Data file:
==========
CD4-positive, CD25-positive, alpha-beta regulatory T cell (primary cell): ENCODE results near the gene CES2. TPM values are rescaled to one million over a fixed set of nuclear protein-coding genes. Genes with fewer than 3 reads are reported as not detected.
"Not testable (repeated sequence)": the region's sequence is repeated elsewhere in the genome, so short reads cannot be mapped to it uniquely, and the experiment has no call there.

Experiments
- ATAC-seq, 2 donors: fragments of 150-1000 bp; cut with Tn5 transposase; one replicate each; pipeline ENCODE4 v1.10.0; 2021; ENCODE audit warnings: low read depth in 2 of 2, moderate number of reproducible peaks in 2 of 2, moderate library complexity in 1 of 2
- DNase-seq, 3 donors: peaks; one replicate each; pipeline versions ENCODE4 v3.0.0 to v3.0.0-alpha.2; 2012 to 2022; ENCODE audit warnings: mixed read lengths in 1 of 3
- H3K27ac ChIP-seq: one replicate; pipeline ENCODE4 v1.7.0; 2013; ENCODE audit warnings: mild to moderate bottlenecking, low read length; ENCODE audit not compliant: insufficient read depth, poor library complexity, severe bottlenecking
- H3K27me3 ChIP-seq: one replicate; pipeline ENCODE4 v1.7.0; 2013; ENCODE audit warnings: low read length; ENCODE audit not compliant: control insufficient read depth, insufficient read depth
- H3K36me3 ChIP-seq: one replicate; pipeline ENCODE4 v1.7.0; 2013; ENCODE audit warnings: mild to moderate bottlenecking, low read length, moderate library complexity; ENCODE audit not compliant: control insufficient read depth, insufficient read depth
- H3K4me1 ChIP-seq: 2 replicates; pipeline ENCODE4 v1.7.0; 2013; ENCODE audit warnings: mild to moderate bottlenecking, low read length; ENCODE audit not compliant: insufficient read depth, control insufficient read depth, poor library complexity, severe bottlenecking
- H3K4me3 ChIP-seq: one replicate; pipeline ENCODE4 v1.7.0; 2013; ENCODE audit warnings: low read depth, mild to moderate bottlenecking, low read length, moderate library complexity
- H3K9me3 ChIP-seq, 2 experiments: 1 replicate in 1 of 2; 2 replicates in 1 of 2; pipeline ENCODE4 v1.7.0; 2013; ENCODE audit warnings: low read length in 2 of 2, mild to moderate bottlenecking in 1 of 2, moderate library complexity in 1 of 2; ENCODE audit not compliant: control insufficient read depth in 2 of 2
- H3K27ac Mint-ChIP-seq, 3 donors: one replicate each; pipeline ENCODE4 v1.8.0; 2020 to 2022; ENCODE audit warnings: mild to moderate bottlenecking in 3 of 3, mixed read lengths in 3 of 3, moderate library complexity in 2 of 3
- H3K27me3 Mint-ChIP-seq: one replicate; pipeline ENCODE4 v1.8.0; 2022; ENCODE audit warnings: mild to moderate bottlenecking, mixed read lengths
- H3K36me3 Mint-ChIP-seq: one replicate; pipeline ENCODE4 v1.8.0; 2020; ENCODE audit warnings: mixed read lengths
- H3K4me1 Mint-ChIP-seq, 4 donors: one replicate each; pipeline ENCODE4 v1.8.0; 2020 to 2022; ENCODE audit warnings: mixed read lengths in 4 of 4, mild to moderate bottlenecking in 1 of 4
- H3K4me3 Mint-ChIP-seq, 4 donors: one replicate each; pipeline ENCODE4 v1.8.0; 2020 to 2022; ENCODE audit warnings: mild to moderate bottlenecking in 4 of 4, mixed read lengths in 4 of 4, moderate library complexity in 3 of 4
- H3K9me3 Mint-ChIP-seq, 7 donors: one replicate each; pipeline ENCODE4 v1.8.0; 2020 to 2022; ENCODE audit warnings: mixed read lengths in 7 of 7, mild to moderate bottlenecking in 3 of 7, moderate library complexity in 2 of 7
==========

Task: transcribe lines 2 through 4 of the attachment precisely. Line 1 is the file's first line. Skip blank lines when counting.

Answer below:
"Not testable (repeated sequence)": the region's sequence is repeated elsewhere in the genome, so short reads cannot be mapped to it uniquely, and the experiment has no call there.

Experiments
- ATAC-seq, 2 donors: fragments of 150-1000 bp; cut with Tn5 transposase; one replicate each; pipeline ENCODE4 v1.10.0; 2021; ENCODE audit warnings: low read depth in 2 of 2, moderate number of reproducible peaks in 2 of 2, moderate library complexity in 1 of 2